Music Review: The Book of Aylene – Goodbye Picasso

Hi again…

When a passionate, talented artist finds another and things click, it’s kismet. That good fortune over the last three years has led songwriter Chris Dreyer and guitarist Scott Taylor to create some amazing music as the band Goodbye Picasso in New York City a few years ago. The band’s first album is The Book of Aylene (TBoE), which releases August 24, 2010.

TBoE tells the story about a musician who gets the girl, gets a great gig, and starts the downward spiral of drugs, relationships, and finally – losing the gig. Thankfully I was told this isn’t autobiographical in nature, which is awesome. In an age of overly engineered albums, it’s nice to find a concept album that is simply that… a concept seen through the arc of a series of tracks.

I’m positive there are many influences on the record, but as I listened I was reminded of groups from the 1970s, like Van Morrison and Simon & Garfunkle. The country influences aren’t far behind either, especially in the last song – “The Devil, The Bottle, and Me.” The hand of a storyteller was hard at work throughout the album, with a simplicity and honesty in words and melody providing a deep landscape upon which to layer some sweet instrumentals.

Though I love the faster, more upbeat or bluesy tunes on the album more than the ballads, the mixture meant styles changed across the album to reflect the tone of particular songs through the story arc. Everything from a rockin’ blues tune to acoustic strings and almost a wild west sounding piano can be heard as the tales progress and he falls further down the rabbit hole…

My favorite song on the entire album is the nearly drunken blues song “I Don’t Want Nothin'” with some riffs between saxophones and lead electric guitar that just sell the lyrics that much more. The musician is losing his girl, and he knows it. “Don’t call me superstitious when I catch you watching her / With your dirty little secrets of the places that you were / And you can play it cool / Or act the fool / It all looks well rehearsed / You’ve been talking me in circles, as if somehow I’ve not heard…”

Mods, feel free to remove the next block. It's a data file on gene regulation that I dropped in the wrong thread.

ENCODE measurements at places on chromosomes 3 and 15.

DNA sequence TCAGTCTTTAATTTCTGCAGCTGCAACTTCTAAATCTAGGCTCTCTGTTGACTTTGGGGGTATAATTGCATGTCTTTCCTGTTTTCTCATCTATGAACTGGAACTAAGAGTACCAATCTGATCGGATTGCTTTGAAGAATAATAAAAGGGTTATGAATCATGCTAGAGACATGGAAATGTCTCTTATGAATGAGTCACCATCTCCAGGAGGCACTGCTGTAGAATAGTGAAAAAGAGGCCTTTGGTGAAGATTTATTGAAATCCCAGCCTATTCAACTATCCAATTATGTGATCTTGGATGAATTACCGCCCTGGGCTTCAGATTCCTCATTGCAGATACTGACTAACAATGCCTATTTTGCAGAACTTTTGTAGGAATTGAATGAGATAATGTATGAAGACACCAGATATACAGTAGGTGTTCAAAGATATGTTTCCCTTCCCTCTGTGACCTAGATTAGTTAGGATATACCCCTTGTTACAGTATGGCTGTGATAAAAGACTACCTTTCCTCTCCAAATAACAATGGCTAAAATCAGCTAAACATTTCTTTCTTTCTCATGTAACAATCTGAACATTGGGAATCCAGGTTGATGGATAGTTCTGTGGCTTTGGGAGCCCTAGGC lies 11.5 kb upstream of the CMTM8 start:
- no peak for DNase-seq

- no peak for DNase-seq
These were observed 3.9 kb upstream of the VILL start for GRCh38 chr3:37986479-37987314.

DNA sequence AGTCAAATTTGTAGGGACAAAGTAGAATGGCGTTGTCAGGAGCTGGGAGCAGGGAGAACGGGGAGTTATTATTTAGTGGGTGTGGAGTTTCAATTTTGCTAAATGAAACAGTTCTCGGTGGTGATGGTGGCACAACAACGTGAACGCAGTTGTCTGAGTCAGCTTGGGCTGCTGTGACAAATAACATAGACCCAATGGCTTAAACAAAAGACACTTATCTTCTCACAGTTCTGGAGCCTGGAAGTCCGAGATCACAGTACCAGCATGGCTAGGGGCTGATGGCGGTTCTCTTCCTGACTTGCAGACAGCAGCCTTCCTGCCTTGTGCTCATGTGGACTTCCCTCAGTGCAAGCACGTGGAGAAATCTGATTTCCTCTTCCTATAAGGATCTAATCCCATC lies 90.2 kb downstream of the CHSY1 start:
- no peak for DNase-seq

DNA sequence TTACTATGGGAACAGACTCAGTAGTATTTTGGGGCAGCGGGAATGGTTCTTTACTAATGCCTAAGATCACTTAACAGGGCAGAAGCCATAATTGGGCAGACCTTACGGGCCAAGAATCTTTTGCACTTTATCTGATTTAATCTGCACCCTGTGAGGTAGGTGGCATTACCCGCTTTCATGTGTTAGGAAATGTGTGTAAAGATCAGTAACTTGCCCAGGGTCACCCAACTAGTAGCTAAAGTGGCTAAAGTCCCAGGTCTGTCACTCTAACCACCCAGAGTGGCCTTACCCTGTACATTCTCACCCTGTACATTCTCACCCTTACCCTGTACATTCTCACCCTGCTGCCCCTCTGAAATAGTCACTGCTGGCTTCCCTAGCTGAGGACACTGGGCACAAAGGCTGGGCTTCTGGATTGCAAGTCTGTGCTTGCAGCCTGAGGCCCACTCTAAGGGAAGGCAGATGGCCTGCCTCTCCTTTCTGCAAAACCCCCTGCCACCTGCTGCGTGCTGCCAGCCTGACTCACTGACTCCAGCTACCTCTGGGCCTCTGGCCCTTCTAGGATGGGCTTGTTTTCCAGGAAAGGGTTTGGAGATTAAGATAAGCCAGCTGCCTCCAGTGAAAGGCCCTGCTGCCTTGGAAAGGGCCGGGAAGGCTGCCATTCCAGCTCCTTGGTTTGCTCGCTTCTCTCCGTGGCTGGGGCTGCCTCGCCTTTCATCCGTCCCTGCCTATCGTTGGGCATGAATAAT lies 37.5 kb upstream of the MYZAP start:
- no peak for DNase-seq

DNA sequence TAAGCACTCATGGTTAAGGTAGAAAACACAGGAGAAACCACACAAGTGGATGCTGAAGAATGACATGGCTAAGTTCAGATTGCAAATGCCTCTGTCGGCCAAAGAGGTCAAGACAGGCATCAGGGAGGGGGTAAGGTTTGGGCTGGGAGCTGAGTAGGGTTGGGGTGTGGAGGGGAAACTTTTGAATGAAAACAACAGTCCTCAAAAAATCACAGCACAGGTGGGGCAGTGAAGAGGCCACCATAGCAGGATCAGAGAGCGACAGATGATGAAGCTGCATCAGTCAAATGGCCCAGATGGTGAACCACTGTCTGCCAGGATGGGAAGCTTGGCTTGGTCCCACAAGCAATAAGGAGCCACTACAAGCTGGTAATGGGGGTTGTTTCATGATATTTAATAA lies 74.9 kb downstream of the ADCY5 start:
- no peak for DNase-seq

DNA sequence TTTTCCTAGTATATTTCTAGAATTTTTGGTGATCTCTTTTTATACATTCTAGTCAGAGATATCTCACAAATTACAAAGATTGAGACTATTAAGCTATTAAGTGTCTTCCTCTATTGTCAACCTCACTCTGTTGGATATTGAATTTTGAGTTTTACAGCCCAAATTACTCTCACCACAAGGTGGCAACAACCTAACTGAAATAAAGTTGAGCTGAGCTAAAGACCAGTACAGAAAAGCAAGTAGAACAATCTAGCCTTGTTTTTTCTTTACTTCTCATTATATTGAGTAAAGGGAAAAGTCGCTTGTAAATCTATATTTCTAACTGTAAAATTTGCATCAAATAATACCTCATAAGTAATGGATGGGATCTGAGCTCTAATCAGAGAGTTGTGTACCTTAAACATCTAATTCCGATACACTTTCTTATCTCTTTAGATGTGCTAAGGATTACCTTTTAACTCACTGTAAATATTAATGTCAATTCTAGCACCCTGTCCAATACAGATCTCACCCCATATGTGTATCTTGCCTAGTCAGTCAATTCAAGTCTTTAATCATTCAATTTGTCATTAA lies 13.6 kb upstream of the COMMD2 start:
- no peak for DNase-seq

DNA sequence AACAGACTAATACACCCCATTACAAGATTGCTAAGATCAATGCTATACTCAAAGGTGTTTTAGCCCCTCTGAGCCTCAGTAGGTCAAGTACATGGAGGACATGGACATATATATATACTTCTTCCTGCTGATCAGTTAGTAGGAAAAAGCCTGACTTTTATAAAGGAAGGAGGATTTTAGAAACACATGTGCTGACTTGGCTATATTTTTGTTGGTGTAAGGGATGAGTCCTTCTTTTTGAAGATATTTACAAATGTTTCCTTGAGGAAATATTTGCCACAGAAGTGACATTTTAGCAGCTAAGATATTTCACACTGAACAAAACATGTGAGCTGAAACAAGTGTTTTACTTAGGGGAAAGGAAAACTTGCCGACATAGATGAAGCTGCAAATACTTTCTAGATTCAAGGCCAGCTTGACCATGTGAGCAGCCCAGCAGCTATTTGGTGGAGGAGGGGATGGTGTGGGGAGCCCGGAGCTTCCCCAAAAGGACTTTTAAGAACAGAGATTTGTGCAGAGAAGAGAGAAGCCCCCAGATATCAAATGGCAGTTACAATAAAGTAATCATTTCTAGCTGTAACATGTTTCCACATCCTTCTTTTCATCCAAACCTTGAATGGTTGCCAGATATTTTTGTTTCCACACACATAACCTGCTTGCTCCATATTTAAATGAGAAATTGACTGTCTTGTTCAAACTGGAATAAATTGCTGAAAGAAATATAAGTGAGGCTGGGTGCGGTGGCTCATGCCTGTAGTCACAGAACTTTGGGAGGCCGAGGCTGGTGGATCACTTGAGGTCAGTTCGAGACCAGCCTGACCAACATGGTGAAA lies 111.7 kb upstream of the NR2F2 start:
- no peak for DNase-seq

But songs like “Lick the Thumb, Turn the Page” really define the struggling artist’s goal to find a way to be discovered playing gigs in some small town. “My drummer’s friend’s in A&R / He seems to think we could go far / It’s much harder than it sounds / Being no one in this town…” Playing to and for people through those initial years, “All these evenings that I’ve spent / with all these people I’ll forget…” The virtual blur of names, faces, places, and gigs has to wear on a musician’s soul.

[amazon-product align=”right”]B003V5C6SA[/amazon-product]And “The Song That Says Goodbye” tells the story when the musician really figures out that he’s losing it as things start falling apart. This is a ballad, almost. But it sounds more like he’s making excuses for himself until the end of the song, when he realizes he’s slipped too far and maybe his girl should keep her distance… “I kept on accusing everyone else / For these consistent bruises I gave myself / Is it real when you realize no wealth? / And you were best off losing with someone else…”

I could go on all day writing about these songs and the words therein. The tales embedded capture the manic cycle and downfall of a musician losing his battle with fame and fortune. When you add the beautiful musical compositions and soulful vocals, TBoE reaches a whole new level of introspection and sorrow as the musician hits rock bottom.

If you are looking for something new – something truly artistic and enjoyable from a group we should all get to know better – be sure to check out Goodbye Picaso’s The Book of Aylene when it’s released on August 24, 2010. It’s going to be a hard album to follow up after the invevitable national and world tours that will follow. I only hope that the band doesn’t read their own lyrics and start down this path of self destruction!

For more information about the band, their touring schedule, and lyrics for The Book of Aylene, be sure to check out

This article first appeared at here.


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